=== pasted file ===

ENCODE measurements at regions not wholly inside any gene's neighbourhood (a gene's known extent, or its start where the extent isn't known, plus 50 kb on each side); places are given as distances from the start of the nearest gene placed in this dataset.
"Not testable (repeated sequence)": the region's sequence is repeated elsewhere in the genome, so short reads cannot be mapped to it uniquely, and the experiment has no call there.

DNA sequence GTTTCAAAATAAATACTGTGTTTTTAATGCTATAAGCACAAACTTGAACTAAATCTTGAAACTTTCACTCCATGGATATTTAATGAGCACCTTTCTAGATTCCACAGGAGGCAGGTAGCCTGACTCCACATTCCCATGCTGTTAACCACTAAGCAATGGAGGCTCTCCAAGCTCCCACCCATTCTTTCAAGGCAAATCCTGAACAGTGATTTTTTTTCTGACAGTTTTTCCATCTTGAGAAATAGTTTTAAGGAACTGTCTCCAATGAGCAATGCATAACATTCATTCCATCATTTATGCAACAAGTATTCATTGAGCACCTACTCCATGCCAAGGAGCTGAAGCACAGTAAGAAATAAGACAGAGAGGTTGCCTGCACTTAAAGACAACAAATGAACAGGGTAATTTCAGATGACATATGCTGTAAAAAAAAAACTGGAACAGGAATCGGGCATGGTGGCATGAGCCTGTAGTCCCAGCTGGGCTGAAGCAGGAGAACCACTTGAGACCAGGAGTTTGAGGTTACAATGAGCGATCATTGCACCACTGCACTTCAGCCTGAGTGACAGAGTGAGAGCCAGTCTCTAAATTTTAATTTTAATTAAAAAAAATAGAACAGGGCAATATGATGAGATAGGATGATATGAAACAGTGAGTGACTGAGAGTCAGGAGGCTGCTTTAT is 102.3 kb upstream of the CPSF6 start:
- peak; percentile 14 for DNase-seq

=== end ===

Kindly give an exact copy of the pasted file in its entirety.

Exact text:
ENCODE measurements at regions not wholly inside any gene's neighbourhood (a gene's known extent, or its start where the extent isn't known, plus 50 kb on each side); places are given as distances from the start of the nearest gene placed in this dataset.
"Not testable (repeated sequence)": the region's sequence is repeated elsewhere in the genome, so short reads cannot be mapped to it uniquely, and the experiment has no call there.

DNA sequence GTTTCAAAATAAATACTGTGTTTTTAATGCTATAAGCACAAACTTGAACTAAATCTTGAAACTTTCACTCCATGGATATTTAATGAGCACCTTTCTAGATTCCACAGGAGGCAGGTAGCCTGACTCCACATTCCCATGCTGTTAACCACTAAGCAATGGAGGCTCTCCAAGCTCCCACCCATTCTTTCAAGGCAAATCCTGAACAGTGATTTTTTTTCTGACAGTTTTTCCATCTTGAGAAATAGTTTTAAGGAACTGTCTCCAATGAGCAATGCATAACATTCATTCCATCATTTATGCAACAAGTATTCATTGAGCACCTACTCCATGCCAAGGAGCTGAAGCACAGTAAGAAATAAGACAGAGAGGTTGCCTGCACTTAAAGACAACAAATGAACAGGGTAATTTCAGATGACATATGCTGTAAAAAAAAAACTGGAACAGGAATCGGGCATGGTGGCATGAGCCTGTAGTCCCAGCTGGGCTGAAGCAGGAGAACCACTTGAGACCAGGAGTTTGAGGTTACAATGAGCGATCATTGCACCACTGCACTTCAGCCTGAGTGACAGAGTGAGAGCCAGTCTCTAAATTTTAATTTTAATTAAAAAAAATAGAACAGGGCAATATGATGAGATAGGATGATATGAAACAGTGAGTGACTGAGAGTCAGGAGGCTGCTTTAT is 102.3 kb upstream of the CPSF6 start:
- peak; percentile 14 for DNase-seq